Friday, December 3, 2010

I Know Your Kind: A Short Story

Do birders ever get in fights? I mean, have you heard of a physical altercation between two fellow birders? I certainly haven't. Let's picture how it could happen. 

Meet Dave and Rick. They have never met, but have been brought together in order to see Humboldt County's own Brown Shrike, an ultra-rare bird which few have managed to lay eyes on. I would imagine it would go down something like this:

Sunset is coming to Clam Beach. The shadows are long, and the dunes and hollows are coated in a soft, golden light. After hours of tedious and agonizing searching, Rick spots the Brown Shrike in a small willow patch. Ecstatic, he calls over to Dave, a stranger, but a fellow birder nonetheless. Dave trundles over with spotting scope, camera, and various accessories. He is very excited. He doesn't even say anything to Rick, but Rick doesn't notice. His girlfriend, Jennifer, also a hardcore birder, should arrive at the site in a few minutes (she had to dash off to a restroom down the beach). Aside from his own unabashed joy at seeing this bird, it would be Jennifer's 700th ABA bird, a true milestone, and he knew that if she got lucky.....well, he would too. Our story starts as Dave, camera with massive lens in hand, scurries toward the shrike.....

"Whoa there buddy, don't get too close to that Brown Shrike, it's flighty", said a concerned Rick.

Dave pretends to not have heard Rick, and continues to lurk closer with a camera.

"Come on man, my girlfriend said she would be here in 5 minutes. We drove all the way from Baker to see it. Can you just wait a second?"

Dave looks over his shoulder and gives Rick a withering hate look. Unfazed, he continues on.

Rick is beginning to panic. "Hey, c'mon, you're being an asshole. You know how flighty this thing is. Will you just lay off for a minute?"

Dave continues creeping closer to the visibly restless shrike. He has tunnel vision now....nothing else in the world exists. Right now, there is only The Shrike. Then a twig breaks beneath Dave's foot.  The Bird launches itself high and away down the beach. By the time it was out of sight, it was still picking up altitude. It did not look like it would be back soon.

"Goddammit you son-of-a-bitch!", Rick explodes. "Don't pretend you didn't hear me. That would have been my girlfriend's 700th ABA Area bird! We have to go back to Baker tonight. What do you have to say for yourself?"

Dave, being a longtime birder, had very poorly developed social skills. He was scared, yet very angry at the same time, which is a recipe for disaster for people with this condition. He boldly walked right up to within a few inches of Rick's face.  In a mocking, childish tone, he twisted his face and said "Oooh that would have been my girlfriend's 700th bird! Well poor poor me! Listen you, you, you.....(his face now becoming deeply flushed and blotchy) JERK! It's a free country! This bird needs to be photographed....it needs to be...to be....properly documented!"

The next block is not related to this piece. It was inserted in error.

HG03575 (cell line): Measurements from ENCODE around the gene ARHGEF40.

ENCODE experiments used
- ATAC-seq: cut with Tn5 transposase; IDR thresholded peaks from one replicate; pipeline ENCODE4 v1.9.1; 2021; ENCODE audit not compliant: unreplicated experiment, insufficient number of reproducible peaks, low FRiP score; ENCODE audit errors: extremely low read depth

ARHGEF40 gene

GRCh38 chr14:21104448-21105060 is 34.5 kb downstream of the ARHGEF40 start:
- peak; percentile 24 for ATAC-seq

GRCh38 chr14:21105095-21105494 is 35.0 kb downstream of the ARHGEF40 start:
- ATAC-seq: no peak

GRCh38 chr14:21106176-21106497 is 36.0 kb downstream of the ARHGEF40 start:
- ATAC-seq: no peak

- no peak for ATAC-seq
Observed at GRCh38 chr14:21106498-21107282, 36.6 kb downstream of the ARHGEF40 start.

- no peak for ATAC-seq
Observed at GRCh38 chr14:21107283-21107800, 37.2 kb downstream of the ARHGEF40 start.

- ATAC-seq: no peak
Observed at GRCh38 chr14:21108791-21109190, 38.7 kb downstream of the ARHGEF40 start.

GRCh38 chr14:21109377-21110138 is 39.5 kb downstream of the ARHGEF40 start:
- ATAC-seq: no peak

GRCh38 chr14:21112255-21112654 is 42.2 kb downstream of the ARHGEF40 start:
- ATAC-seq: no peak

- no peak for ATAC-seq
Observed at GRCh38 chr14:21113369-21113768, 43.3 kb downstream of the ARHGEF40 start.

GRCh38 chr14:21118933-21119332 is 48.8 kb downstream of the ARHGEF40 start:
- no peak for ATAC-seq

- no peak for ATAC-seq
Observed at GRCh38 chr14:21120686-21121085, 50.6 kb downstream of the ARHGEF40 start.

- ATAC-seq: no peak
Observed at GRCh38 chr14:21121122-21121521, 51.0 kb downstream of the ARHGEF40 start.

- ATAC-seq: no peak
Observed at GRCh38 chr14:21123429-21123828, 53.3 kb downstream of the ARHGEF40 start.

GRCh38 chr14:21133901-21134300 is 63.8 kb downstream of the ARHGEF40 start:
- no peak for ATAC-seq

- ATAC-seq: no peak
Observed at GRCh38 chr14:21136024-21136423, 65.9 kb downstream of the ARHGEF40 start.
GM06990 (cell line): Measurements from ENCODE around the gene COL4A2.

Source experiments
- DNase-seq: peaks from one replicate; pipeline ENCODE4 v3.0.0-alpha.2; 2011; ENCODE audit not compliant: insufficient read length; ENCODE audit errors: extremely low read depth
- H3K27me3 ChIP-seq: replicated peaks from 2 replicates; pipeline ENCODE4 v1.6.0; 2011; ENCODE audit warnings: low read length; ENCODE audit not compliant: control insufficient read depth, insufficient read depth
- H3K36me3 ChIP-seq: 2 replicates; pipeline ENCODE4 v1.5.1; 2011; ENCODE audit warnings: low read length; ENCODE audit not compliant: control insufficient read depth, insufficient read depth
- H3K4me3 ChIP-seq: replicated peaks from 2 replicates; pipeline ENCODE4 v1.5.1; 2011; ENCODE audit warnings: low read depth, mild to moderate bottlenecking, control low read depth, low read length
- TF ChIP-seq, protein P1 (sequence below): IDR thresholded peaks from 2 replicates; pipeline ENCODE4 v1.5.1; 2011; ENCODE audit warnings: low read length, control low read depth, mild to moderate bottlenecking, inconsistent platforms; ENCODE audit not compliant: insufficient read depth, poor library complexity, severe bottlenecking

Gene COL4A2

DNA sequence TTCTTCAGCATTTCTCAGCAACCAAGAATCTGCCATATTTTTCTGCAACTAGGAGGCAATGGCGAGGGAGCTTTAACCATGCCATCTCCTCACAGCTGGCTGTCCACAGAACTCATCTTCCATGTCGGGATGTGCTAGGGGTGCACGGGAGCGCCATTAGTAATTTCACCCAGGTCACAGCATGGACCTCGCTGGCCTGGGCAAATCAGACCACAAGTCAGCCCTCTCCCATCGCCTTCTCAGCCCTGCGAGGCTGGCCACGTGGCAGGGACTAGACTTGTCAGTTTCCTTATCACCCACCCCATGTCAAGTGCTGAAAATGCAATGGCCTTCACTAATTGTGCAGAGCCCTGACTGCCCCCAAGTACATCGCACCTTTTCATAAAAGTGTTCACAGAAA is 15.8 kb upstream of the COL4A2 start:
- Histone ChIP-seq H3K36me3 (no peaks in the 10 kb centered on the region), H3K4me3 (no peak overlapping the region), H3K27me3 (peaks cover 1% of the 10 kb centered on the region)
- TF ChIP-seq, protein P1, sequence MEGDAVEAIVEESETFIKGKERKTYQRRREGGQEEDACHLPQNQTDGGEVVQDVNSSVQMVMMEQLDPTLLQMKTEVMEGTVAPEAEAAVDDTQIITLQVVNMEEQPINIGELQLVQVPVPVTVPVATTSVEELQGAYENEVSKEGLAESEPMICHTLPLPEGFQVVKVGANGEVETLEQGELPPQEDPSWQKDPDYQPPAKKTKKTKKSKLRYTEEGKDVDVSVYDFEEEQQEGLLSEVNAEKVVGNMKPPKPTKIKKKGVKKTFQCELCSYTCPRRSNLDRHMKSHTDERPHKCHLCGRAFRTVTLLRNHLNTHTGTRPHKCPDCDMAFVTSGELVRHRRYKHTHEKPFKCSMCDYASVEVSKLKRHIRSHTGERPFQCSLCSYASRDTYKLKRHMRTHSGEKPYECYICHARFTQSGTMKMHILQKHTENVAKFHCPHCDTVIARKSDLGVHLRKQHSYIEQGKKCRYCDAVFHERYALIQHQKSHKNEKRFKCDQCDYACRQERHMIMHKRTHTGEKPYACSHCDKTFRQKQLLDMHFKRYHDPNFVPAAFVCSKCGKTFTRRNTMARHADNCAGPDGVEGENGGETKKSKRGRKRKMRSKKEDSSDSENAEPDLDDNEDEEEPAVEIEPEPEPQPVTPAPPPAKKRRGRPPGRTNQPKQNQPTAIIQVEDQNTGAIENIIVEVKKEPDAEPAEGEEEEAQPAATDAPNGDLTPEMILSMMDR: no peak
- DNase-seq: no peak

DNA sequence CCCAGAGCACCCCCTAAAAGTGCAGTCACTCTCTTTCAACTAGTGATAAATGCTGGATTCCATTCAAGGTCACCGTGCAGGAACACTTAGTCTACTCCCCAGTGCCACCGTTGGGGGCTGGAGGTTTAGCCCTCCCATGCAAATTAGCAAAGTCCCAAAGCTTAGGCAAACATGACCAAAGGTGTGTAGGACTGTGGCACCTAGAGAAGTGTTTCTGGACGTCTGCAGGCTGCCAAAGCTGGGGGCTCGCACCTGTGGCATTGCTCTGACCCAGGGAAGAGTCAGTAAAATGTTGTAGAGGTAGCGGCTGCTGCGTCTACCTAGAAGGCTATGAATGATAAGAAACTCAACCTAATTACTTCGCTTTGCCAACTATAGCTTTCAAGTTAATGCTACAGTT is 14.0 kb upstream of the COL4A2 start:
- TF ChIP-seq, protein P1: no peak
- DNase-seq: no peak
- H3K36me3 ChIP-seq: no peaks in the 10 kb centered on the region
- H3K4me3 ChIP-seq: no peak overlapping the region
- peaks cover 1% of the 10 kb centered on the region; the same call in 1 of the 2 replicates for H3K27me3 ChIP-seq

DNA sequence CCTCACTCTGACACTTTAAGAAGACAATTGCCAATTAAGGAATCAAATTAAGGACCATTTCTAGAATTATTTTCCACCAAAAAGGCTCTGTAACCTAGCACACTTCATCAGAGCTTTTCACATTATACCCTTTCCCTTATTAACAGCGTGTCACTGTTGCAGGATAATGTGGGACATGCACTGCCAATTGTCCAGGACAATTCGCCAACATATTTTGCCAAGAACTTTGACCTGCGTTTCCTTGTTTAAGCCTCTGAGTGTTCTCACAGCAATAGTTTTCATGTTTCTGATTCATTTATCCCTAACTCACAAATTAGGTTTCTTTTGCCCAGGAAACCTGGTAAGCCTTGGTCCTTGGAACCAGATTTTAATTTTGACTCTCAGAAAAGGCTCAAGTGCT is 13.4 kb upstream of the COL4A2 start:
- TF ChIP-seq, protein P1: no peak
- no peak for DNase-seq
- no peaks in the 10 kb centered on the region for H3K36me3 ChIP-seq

Rick couldn't believe what he was hearing. "Properly documented??? You asshole, you just want a picture! Wait a minute....Iv'e heard about you...you're that guy who spooked the Black-tailed Gull aren't you? Right as all those poor birders were just parking their cars. Yeah, I know your kind. I'm going to write this up on every birding email list from NWCalbirds to Inlandcountybirds to.....CALBIRDS!!!!! You won't have a friend left in the state when I'm done with you, you little shit!" 

With that, Dave knew something had to be done. He hadn't been in a physical confrontation since he was 15 years old, when he was badly beat by a large group of kids....most of which were considerably younger. It had been very embarrassing. But his fight or flight instinct kicked in, and for the first time in his long, uneventful life.....he took a swing. A right hook that glanced off Rick's chin. It did little but hurt Dave's hand. However, it had the intended effect. Rick staggered backward and almost tripped in the sand, then found his footing. Rick, of average build but with a large beer belly, charged Dave, head down. They collapsed in a heap on the ground. Rick quickly rolled over to pin Dave, a small man of slight build, and began punching him in the face. He was also trying to bury Dave's head in the sand at the same time.

His hands still free, Dave clawed viciously at Rick. He thought he was fighting for his life now. He opened wounds on Dave's arms and protruding belly.

After a minute or so of this Jennifer rounded the side of the dune and was shocked at the scene that was playing out in front of her. This was the last thing she expected to see. The shock turned into stunned bewilderment when she recognized her beloved Rick pummeling the obviously smaller and weaker man. She ran over screaming and flailing, and managed to convince Rick to get off of Dave before it could get much worse.